Costa Rica is a country that values biodiversity in nature and sustainability in tourism, and nowhere is this more apparent than in its cuisine. In this tropical paradise, the vibrant colors of nature are reflected in the fresh, delicious dishes awaiting travelers. The country’s unique cultural food scene features local sodas (small community or family run restaurants found all over the country) and locally grown ingredients that lend themselves well to the diets of vegetarian and vegan travelers.
As firm believers of the farm-to-table movement long before it became popular, Costa Ricans are experts at creating delicious meals from fresh, local ingredients. Travellers looking for the Pura Vida on their plate can experience the following fresh, delicious dishesduring their visit.
Vegetarian and Vegan Friendly Foods
Costa Rica’s abundant natural resources provide the basis for a fresh, flavorful, and colorful vegetarian and vegan food scene that will satisfy your taste buds and nourish your body.
Here are just a few examples of the incredible vegan and vegetarian dishes you can enjoy in Costa Rica:
- Gallo Pinto: This traditional breakfast dish is a delicious mixture of rice and beans, usually served with a side of eggs, plantains, avocado, cilantro and tortillas. Each region of Costa Rica has their own variation of Gallo Pinto, so there is no one recipe for the dish.
- Picadillo de chayote: This healthy dish features squash with traditional Costa Rican sofrito, spices, and cream, and is often served as a side dish to the Costa Rican Casado.
- Sopa Negra: This black bean soup is a staple of Costa Rican cuisine, and is typically served with a side of rice.
Costa Rica is home to a vibrant local food culture centered around Soda’s – the small local, community and family run restaurants found all over the country where travelers can experience traditional Costa Rican cuisine in a casual atmosphere. Sodas serve up authentic Costa Rican dishes, often made with fresh, locally-sourced ingredients. The National Plan for Healthy and Sustainable Food, one of Costa Rica’s latest efforts to promote its competitiveness as a culinary destination, encourages the revival of highly nutritious and tasty traditional dishes.
Here are a few traditional menu options visitors will see on offer at local sodas in Costa Rica:
- Olla de Carne: This hearty beef stew is made with an array of vegetables and spices, and is a beloved comfort food throughout the country.
- Arroz con Pollo: This classic dish features chicken cooked with rice and vegetables, served up with a green salad, and fried beans, resulting in a flavorful and filling meal.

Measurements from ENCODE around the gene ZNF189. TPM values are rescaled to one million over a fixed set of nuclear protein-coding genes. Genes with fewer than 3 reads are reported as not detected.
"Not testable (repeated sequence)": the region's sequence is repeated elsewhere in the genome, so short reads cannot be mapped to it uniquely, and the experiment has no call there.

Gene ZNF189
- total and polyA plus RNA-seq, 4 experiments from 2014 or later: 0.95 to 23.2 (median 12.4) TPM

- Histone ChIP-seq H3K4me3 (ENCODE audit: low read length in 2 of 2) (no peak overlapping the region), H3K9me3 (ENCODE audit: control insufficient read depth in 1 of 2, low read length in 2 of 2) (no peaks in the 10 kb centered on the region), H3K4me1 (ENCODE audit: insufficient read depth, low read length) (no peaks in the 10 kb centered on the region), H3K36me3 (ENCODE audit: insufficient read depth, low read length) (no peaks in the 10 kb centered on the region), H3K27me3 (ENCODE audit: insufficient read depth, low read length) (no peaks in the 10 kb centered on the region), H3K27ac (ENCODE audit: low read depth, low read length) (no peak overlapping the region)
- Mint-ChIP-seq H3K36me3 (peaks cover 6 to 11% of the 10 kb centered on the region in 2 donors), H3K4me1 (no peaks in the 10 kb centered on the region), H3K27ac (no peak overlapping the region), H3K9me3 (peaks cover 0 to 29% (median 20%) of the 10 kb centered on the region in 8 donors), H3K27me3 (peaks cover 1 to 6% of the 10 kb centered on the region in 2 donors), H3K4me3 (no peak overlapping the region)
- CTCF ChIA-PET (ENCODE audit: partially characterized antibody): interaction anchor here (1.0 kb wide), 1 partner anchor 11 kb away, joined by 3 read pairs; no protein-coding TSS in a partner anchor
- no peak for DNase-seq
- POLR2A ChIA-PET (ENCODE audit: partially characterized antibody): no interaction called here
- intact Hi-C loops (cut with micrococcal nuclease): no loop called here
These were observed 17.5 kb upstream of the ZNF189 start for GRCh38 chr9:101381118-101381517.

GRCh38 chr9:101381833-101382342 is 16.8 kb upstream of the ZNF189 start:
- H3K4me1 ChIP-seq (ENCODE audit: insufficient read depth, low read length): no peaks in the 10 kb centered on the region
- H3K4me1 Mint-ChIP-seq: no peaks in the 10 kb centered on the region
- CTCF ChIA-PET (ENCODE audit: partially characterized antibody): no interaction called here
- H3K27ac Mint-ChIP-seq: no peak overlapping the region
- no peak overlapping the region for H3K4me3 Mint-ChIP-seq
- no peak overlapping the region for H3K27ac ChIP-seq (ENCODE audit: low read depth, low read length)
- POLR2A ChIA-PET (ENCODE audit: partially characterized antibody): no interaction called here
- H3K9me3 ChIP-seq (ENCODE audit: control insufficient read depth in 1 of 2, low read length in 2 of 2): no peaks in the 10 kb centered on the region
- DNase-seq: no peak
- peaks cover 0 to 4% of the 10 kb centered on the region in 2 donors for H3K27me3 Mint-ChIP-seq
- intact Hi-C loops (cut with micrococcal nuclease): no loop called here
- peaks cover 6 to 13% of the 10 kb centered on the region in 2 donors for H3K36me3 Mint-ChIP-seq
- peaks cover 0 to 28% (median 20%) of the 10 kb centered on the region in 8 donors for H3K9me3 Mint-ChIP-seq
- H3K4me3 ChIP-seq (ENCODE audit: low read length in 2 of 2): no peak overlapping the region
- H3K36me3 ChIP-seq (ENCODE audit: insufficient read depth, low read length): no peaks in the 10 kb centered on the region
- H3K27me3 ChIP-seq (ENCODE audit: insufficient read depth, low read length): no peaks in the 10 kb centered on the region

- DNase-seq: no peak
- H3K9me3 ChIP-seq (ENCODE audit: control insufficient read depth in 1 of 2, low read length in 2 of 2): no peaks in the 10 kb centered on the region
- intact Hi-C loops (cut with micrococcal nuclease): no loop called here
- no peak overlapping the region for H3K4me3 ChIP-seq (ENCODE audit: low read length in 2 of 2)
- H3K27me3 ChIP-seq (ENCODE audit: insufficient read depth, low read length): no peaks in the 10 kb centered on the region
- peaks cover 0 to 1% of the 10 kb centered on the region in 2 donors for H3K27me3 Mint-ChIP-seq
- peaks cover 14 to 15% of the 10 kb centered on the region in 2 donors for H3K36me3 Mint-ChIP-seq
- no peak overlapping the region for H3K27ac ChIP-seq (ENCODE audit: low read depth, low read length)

- Casado: This hearty lunch dish features a base of rice and beans, accompanied by vegetables, plantains, and a protein such as beef, fish or chicken.
- Chorreadas: A staple breakfast or afternoon item that can be prepared both sweet or savory, Chorreadas are similar to regular pancakes, with a sweet flavour and moist and spongy consistency. They are typically served with Natilla, a type of sour cream and cheese.
What many don’t realize is that Costa Rica is home to one of the first international vineyards in Central America, the Copey Estate Winery, located two hours drive from the capital San Jose. Founded 12 years ago by Niv Benyehuda and his wife Karen Retana, Copey Estate Winery has become a tourist attraction and offers tours of the vineyards, and is a source of employment in the community. A 15-acre vineyard sees grapes of an international quality grown, such as Sauvignon, and Cabernet Sauvignon amongst others.
Post pandemic, Al Mercat Dota Chef José González, a graduate of Le Cordon Bleu in Paris moved his restaurant from the capital to the mountains of Copey de Dota, and looks to local farms and farmers markets for seasonal dish inspiration, with menu items such as, chayote strawberry and tomato salad, trout ceviche, and baked ribs served with tender squash puree.
Sikwa began as a place to grab healthy street food and has since evolved into a place where Chef Pablo Bonilla educates guests about Costa Rica’s Indigenous cuisine. Chef Bonilla spent years visiting and collaborating with native Tico communities, where his research and experience in ancestral techniques brought tradition to life in a contemporary fashion. Sikwa considers their establishment as a place for gastronomic education that just so happened to sell food.
Eat the Rainbow
The abundance of vibrant fruits and vegetables grown in Costa Rica are sure to catch the eye of any food loving traveler. The country’s tropical climate provides the perfect conditions for growing an array of exotic fruits such as papayas, mangos, bananas and pineapples. These juicy fruits are not only rich in flavor, but also contain high levels of essential vitamins and minerals, making them super nutritious.
When it comes to vegetables, the rich soils and favorable microclimates allow for the cultivation of a variety of colorful produce like sweet potatoes, and other rainbow-colored vegetables commonly grown in Costa Rica including bell peppers, beets, and tomatoes, which add pops of color to traditional dishes.
Costa Rica is also home to some lesser-known ingredients, such as dragon fruit, passion fruit, and starfruit. These unique fruits are not only colorful but also pack a flavorful punch, with their sweet, tangy, and sometimes even slightly sour taste. Native to the country, Cas (pronounced Kas) is also known as Costa Rica Guava, and has a sweet and sour taste which when combined with fresh water, or even ice cream, is a very popular flavor. Rainbow-colored produce grown in Costa Rica is not only visually pleasing, but a testament to the country’s rich agricultural heritage and commitment to growing produce through sustainable farming methods.